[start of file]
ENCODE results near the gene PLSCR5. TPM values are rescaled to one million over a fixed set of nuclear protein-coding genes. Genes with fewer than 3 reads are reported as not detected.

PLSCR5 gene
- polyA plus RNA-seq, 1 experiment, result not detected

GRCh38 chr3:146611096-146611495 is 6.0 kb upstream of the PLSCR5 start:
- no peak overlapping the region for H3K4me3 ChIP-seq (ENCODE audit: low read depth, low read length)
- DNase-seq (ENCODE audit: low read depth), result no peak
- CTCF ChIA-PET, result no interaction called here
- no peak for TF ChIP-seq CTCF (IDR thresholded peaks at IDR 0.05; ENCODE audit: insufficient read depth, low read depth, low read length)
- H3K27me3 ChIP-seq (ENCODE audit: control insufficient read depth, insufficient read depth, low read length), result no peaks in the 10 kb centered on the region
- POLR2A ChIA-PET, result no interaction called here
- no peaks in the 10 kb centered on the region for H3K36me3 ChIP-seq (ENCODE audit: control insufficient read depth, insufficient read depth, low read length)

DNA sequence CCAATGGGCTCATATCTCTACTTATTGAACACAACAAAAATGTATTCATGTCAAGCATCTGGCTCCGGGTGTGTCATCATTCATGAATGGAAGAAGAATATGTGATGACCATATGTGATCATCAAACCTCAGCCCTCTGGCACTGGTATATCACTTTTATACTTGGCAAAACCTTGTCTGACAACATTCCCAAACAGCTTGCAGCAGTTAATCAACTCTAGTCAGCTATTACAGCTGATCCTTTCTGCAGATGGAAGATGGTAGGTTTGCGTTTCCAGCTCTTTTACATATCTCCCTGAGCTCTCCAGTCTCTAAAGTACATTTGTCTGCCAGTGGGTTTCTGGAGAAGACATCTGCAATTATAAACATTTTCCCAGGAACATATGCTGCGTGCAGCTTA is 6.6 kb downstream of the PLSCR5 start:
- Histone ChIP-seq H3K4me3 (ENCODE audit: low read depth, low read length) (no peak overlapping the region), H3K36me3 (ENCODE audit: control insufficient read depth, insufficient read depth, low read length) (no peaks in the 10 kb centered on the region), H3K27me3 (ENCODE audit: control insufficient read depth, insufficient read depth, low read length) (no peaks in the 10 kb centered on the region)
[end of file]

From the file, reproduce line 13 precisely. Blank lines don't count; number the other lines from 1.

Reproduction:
- Histone ChIP-seq H3K4me3 (ENCODE audit: low read depth, low read length) (no peak overlapping the region), H3K36me3 (ENCODE audit: control insufficient read depth, insufficient read depth, low read length) (no peaks in the 10 kb centered on the region), H3K27me3 (ENCODE audit: control insufficient read depth, insufficient read depth, low read length) (no peaks in the 10 kb centered on the region)